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 Post subject: Re: WM 1309 better video
PostPosted: Wed Dec 01, 2021 3:02 pm 

Joined: Sun May 15, 2005 5:46 pm
Posts: 30
Location: Durango, CO
Dave wrote:
The jets were as you might expect very small nozzles blowing steam in through the much larger ports through the water legs which were to force air over the firebed to combust the volatile gases given off by the coal - much as coking gave off gas usable for domestic use (lighting and cooking) in my grandfathers day. The turbulence also was to lead to mixing the air with the volatile gases to increase combustion efficiency. I understand they were loud.... but have never been around them in use. The draft from the front end should pull air in through the openings anyhow without jets.... I think it depends on the amount of coal you need to burn in a given amount of time as to whether the overfire draft needs the assistance of forcing more air in or not as well as the quality of the coal itself. Porta made much use of overfire air in his Gas Producer Firebox designs.


In later years, 734 also had overfire jets. Three on each side. We used them for clearing up the stack when the engine was standing or drifting (never when working significant throttle), at times when excessive smoke was a concern. They were quite loud, but very effective. Before they were installed we sometimes used the stoker jets for the same purpose (turned up way higher than what was necessary to actually use the stoker), which worked but not as well.


Last edited by Joe Dailey on Wed Dec 01, 2021 3:09 pm, edited 1 time in total.

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 Post subject: Re: WM 1309 better video
PostPosted: Wed Dec 01, 2021 3:08 pm 

Joined: Fri Nov 11, 2016 10:17 pm
Posts: 194
Do they cause premature wear of the side sheets?


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 Post subject: Re: WM 1309 better video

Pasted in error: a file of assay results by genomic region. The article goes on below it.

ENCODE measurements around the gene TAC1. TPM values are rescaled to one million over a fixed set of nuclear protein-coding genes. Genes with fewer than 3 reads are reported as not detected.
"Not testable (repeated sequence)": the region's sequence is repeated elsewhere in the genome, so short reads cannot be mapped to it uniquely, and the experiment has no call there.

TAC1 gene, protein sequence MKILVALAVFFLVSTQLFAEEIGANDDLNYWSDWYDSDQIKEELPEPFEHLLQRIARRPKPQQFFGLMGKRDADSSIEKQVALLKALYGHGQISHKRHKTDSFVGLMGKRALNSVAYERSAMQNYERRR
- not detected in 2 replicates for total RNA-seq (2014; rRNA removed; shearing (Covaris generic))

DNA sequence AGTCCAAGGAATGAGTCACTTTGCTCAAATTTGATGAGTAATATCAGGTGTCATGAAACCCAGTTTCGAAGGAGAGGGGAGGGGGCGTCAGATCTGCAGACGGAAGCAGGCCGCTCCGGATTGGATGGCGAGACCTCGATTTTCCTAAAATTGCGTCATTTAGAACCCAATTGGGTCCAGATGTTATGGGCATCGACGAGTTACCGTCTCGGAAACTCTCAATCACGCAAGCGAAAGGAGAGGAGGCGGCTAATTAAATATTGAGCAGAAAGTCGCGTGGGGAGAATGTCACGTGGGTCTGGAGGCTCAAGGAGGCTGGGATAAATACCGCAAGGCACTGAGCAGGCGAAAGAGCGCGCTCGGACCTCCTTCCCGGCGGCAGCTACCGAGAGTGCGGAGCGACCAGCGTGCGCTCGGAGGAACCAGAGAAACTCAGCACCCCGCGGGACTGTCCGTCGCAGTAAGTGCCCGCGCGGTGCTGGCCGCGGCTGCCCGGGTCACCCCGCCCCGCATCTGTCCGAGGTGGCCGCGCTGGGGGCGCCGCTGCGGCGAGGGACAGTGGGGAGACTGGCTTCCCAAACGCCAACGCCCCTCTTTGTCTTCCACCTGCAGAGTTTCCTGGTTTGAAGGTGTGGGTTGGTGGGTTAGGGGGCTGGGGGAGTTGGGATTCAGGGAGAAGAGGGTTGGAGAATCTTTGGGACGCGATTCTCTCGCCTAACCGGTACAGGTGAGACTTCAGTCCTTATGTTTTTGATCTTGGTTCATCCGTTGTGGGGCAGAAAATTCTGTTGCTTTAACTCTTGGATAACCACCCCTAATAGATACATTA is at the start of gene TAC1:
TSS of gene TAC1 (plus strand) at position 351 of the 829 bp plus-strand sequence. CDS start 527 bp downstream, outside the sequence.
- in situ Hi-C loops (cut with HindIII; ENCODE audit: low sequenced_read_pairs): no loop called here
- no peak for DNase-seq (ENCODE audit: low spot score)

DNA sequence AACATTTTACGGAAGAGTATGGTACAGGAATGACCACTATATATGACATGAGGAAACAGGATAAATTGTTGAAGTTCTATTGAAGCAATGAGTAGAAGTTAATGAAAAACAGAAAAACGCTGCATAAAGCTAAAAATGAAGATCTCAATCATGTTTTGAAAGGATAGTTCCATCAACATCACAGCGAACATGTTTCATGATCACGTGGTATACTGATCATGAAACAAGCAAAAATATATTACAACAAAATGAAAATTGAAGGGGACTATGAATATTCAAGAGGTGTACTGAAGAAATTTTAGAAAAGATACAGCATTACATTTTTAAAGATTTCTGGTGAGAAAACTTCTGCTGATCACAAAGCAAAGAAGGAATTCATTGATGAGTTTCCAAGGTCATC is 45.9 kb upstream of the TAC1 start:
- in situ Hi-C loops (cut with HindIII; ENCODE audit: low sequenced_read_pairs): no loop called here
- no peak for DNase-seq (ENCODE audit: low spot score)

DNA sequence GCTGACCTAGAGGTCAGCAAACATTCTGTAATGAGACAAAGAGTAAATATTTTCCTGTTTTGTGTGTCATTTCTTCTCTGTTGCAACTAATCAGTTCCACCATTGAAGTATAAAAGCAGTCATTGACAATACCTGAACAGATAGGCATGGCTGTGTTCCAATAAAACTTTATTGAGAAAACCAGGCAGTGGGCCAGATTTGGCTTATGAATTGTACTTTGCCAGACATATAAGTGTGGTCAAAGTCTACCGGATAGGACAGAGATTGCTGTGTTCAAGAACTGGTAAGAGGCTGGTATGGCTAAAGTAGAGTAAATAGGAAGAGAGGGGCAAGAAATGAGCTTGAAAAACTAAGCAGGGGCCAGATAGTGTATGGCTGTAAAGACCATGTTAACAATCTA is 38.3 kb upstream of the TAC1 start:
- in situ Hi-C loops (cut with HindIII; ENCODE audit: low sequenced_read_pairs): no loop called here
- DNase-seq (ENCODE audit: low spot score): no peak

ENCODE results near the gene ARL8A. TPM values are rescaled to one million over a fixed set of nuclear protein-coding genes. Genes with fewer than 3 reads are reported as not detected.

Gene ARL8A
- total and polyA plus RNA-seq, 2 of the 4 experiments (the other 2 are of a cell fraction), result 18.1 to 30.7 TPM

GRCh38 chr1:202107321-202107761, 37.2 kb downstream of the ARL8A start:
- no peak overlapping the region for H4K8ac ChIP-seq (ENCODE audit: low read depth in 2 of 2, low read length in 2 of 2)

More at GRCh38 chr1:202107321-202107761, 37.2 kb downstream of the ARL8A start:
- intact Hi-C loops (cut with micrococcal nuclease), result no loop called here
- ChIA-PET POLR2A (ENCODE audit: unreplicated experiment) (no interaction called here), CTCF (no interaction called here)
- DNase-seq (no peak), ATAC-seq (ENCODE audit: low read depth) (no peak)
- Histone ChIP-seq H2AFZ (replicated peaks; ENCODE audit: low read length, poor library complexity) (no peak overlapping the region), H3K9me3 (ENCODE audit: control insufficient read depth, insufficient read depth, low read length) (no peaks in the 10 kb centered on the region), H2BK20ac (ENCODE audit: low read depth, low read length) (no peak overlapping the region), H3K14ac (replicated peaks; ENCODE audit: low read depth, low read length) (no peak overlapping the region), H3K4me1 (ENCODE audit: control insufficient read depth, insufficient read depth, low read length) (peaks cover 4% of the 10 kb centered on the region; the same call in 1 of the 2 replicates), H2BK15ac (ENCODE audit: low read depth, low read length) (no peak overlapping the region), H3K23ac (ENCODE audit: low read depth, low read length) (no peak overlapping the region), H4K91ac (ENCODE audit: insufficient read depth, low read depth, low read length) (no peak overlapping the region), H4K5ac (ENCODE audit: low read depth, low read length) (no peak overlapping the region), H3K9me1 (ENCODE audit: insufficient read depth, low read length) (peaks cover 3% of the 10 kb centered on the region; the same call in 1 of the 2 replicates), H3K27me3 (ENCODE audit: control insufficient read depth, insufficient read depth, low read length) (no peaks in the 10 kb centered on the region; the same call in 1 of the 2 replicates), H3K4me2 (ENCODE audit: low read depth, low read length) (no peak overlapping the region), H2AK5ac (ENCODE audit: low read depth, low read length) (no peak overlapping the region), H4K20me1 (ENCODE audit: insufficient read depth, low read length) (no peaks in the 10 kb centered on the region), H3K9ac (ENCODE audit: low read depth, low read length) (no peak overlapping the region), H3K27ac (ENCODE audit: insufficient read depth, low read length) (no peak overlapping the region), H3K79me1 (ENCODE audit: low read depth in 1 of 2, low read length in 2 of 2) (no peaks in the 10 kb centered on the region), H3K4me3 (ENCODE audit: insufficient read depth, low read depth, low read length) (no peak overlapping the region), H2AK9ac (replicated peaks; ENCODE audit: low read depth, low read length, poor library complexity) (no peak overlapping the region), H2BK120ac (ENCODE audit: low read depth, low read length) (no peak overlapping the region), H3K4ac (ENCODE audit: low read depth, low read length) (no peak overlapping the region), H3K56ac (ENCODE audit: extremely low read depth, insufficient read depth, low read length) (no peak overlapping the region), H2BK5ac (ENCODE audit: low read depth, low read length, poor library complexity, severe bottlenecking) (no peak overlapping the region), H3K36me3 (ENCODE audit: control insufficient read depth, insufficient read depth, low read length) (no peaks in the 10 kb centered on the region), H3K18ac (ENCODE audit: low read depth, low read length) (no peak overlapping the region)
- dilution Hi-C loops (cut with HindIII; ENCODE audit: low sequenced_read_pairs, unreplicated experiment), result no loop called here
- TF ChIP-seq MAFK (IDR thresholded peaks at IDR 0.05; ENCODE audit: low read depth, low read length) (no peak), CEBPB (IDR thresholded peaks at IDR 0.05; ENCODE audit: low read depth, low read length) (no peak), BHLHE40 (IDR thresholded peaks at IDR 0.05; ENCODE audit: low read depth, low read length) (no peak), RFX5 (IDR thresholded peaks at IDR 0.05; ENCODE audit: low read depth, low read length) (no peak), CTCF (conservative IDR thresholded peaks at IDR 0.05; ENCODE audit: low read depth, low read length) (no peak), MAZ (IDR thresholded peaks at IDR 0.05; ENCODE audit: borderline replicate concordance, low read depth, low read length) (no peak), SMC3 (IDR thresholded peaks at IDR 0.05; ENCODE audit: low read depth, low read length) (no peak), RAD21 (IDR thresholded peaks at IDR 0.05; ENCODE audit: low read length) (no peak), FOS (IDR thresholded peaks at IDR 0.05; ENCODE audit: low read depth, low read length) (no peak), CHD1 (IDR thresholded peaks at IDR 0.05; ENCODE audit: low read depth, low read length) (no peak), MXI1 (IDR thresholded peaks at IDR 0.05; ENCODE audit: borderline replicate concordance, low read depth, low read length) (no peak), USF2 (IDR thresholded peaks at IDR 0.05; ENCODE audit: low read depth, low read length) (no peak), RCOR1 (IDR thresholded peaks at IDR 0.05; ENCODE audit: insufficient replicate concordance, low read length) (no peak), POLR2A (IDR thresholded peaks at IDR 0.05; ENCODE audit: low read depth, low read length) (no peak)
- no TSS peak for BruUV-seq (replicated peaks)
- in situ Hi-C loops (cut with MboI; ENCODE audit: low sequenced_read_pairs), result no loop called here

PostPosted: Wed Dec 01, 2021 7:56 pm 

Joined: Fri Mar 05, 2010 3:41 am
Posts: 3776
Location: Inwood, W.Va.
SteamEnthusiast4000 wrote:

Where did you get this diagram from, if you don't mind my asking?


No problem at all. It's a scan from my copy of Steam Locomotive Diagrams of the Chesapeake & Ohio Railroad, compiled by the late Alvin F. Staufer in a small paperback back in 1964.

Image


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 Post subject: Re: WM 1309 better video
PostPosted: Fri Dec 03, 2021 8:41 am 

Joined: Fri Sep 13, 2013 4:42 pm
Posts: 182
This video features 1309 stopping just before Helmstetter's Curve for a crewman to flag a crossing, then catches the 2-6-6-2 starting up the grade

https://www.youtube.com/watch?v=CiDFOEm622s

And here's another video, this one showing 1309 moving along at a good clip

https://www.youtube.com/watch?v=jNqlfYnuU6k


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 Post subject: Re: WM 1309 better video
PostPosted: Fri Dec 03, 2021 10:09 am 

Joined: Fri Nov 11, 2016 10:17 pm
Posts: 194
The exhaust sound is much lower than a traditional non compound, interesting to hear that.

Something like the 4014 or 1218 would have that characteristic double exhaust starting the train up again on the grade.


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 Post subject: Re: WM 1309 better video